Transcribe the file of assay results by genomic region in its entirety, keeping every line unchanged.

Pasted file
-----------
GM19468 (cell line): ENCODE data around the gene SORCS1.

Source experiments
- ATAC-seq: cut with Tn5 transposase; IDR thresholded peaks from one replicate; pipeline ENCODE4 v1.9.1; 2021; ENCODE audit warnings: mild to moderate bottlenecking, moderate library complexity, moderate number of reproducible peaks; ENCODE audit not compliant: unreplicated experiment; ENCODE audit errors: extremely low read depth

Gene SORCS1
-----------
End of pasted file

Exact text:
GM19468 (cell line): ENCODE data around the gene SORCS1.

Source experiments
- ATAC-seq: cut with Tn5 transposase; IDR thresholded peaks from one replicate; pipeline ENCODE4 v1.9.1; 2021; ENCODE audit warnings: mild to moderate bottlenecking, moderate library complexity, moderate number of reproducible peaks; ENCODE audit not compliant: unreplicated experiment; ENCODE audit errors: extremely low read depth

Gene SORCS1